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Five Easy Ways to Gather Client Testimonials

October 29, 2010

Filed under: General

According to Marketing Profs: There are easy ways to garner praise. Search online for positive feedback, and follow up with your fans. Voila! Testimonials

Here’s  an excerpt from Rebecca Swayze's post at the Inbox Ideas blog: “When used properly ... testimonials can help you build a list of engaged email newsletter subscribers and increase sales," Rebecca notes. But how do you collect worthwhile feedback when you haven't ever focused on it? Easy, Swayze says: Just go online. "Without even picking up the phone or sending an email, you have an incredible arsenal of research tools available to you via the Internet," she explains.

Here are five places where you can start looking for kudos right now:

Your email inbox
"Hunt through old messages and look for any positive feedback you can find," Swayze advises. If you come across a nugget of praise, send a quick email back to the sender for permission to use it.

Your blog
Read back over your older blog comments, she advises: "There are bound to be testimonials you can use in your marketing materials."

Use Twitter Search to find out whether customers are tweeting about your brand, and follow up positive comments with a quick private message. Mark favourable comments as "favourites" so you don't lose them, she recommends.

"You might find the best testimonials (at your Facebook fan page) without even having to ask for them," Swayze notes.

Google Alerts
Choose the search terms you want to monitor. Google Alerts will notify you when they appear in new online content. Follow up with the authors of positive comments.

Finally, you can always just ask, Swayze says. "Post-purchase follow-up messages give you the perfect opportunity to ask customers for feedback," she notes. "If customers are content with your service, they should happily provide a few words of praise."

Tags: client, customer, testimonials, email

5 Items To Delete From Your Website Today

October 11, 2010

Filed under: General

How often have you had marketing experts tell you what your website must have? The must have’s often include: start a blog, monitor social media, or optimize your site for search engines. While all of these things are important, Kipp Bodnar recently created a list of items you should delete as soon as possible from your site. Kipp’s advise is to do something completely different: think about things you should stop doing and offers a few suggestions on things to remove from your business website.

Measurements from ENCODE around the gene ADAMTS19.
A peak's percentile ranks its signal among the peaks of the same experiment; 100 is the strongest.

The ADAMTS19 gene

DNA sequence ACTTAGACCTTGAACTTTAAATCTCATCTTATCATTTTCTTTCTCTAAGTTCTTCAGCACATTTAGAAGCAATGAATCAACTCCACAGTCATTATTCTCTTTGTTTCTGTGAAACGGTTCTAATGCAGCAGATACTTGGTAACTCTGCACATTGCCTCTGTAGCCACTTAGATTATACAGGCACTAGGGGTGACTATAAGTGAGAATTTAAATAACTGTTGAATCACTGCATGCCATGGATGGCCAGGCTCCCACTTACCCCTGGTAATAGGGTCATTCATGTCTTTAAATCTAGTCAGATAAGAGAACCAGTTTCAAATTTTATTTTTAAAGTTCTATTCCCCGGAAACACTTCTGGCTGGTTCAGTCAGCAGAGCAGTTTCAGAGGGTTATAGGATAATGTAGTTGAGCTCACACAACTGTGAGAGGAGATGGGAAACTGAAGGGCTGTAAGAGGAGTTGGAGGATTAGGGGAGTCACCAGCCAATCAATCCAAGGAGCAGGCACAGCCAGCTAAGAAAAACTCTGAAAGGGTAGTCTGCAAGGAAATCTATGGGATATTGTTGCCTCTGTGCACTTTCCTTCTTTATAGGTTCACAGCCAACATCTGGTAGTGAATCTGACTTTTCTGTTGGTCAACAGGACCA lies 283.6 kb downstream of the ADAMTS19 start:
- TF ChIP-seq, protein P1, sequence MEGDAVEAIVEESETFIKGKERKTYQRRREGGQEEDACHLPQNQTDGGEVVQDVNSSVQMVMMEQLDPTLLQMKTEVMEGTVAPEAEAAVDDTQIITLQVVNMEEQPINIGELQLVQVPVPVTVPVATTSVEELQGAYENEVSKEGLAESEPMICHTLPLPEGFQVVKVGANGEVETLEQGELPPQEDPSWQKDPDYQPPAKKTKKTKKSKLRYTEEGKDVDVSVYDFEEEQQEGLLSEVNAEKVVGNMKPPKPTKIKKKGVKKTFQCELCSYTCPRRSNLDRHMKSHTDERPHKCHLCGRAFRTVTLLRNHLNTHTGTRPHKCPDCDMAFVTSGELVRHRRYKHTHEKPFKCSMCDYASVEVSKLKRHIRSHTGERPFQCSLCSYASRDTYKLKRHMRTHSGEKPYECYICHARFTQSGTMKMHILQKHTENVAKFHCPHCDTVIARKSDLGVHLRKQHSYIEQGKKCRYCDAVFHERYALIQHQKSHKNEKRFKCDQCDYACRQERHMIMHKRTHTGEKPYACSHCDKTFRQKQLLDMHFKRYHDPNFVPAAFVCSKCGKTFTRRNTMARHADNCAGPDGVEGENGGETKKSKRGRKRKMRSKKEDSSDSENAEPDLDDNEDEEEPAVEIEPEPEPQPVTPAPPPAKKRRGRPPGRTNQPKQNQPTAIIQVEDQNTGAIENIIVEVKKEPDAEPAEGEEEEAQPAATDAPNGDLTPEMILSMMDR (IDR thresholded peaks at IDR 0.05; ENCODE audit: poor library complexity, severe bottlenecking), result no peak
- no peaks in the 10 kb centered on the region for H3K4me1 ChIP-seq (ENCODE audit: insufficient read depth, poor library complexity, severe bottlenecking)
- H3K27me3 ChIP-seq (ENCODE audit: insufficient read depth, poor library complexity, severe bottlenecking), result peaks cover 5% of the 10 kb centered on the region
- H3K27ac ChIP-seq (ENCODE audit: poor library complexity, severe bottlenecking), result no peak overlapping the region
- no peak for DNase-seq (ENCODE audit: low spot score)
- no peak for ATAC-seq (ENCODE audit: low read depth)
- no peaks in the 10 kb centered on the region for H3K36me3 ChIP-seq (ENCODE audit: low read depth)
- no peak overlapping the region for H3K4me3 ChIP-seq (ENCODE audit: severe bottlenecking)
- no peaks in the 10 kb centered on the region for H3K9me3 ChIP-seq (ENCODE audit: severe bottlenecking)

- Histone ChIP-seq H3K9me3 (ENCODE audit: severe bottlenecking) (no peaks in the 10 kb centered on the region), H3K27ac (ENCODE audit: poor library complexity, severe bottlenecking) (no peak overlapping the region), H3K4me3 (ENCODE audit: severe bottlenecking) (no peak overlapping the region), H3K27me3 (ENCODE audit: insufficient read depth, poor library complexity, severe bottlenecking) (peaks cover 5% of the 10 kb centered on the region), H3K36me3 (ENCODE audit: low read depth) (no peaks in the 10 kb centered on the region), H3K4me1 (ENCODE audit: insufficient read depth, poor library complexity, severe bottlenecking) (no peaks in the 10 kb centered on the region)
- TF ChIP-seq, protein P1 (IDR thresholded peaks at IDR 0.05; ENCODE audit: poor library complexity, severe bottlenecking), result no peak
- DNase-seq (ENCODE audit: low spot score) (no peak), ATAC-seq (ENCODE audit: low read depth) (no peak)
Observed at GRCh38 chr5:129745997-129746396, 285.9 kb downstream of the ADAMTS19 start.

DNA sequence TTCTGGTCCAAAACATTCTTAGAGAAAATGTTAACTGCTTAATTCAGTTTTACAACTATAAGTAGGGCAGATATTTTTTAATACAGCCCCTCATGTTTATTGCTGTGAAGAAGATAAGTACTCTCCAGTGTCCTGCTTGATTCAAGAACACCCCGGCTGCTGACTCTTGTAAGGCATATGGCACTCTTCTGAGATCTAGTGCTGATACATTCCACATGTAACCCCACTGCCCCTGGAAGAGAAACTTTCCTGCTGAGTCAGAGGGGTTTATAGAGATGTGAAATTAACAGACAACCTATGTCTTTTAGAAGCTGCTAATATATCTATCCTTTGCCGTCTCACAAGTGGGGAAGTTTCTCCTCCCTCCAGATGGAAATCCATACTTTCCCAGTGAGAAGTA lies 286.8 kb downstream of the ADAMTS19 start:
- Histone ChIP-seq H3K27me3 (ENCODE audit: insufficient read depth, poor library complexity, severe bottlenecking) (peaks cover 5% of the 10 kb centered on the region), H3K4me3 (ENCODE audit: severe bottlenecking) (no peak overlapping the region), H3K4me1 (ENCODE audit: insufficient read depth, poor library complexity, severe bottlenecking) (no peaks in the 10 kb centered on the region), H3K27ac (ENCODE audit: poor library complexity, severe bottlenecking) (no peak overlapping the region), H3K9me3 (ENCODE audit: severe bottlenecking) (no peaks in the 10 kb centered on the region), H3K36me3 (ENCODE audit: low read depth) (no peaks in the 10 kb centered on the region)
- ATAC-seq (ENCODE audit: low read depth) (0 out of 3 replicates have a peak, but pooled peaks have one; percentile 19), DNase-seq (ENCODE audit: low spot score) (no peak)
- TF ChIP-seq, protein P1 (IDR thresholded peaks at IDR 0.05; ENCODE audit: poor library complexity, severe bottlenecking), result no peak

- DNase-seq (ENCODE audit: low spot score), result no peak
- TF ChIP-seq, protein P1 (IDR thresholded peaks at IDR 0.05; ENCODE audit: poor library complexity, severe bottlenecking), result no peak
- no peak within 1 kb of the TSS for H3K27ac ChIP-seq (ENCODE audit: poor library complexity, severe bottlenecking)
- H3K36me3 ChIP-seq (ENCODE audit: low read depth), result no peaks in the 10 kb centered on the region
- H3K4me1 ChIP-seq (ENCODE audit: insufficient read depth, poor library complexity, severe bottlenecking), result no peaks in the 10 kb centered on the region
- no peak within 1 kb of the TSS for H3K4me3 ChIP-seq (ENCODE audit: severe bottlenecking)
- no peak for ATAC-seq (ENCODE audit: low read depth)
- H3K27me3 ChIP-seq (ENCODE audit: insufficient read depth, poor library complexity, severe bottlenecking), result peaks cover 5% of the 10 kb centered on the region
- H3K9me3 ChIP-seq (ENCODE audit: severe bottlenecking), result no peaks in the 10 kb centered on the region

1. Complicated Animations
Flash-based animations can be bad for search engine optimization, but they can also complicate the website experience for visitors. Remember that when users visit your website they looking for something specific. Animations can often be slow to load, which slows down the user and can make them abandon your website. Perform a test. Remove your animation for a set period of time and see how it impacts metrics like lead conversion and time-on-site.

2. Industry Jargon
Your website should be written for your customers. Assuming that potential customers know and understand industry terminology is a mistake. Look through your website and highlight terms that are not commonly used outside of industry circles. If you aren’t sure if a word should be removed, ask one of your customers if they are familiar with it. Delete the highlighted words and replace them with more common explanations.

3. Images
Images are important. Images help to tell a story. However, many websites have too many images. The problem with having too many images is that they can drastically slow down the load time for your website in a web broswer. Search engines also take into consideration page load times when ranking websites. Websites that have been around for a while can often collect lots of images, and some of them no longer go with the content of the site. Keep some images, but go through and remove all images from your website that don’t help tell your company’s story.

4. Long Pages of Text
Research has shown that Internet users don’t like to scroll. Having a product page that is full of text and graphs that takes several scolls to reach the bottom is asking for your information to be ignored. The truth is that if you have long text pages of your website, you are probably trying to communicate too many ideas on that page. Read through and ask yourself, “Is this all about one topic?” If the answer is “no,” then divide that page into a couple short pages that each contain a single idea. This type of simplification will make it easier for your visitors and search engines to understand what your site and business is aobut.

5. “Contact Us” Form
Contact us forms don’t work. Instead of qualified leads, they mostly attract spam. Having your business contact information as part of your website is critical. However, when it comes to using forms, use landing pages. Landing pages provide a dedicated form that is connected to a lead generation offer. For example, if you have a form connected to a free assessment, you clearly know that submissions from that form are related to potential customers who want a free assessment. You don’t have this clarity with a contact us form, and response rates for dedicated landing pages are much higher.

Sometimes, less is definitely more.

Source: Hubspot. Click here for the full post.

Tags: website, marketing, site, customers, contact, information

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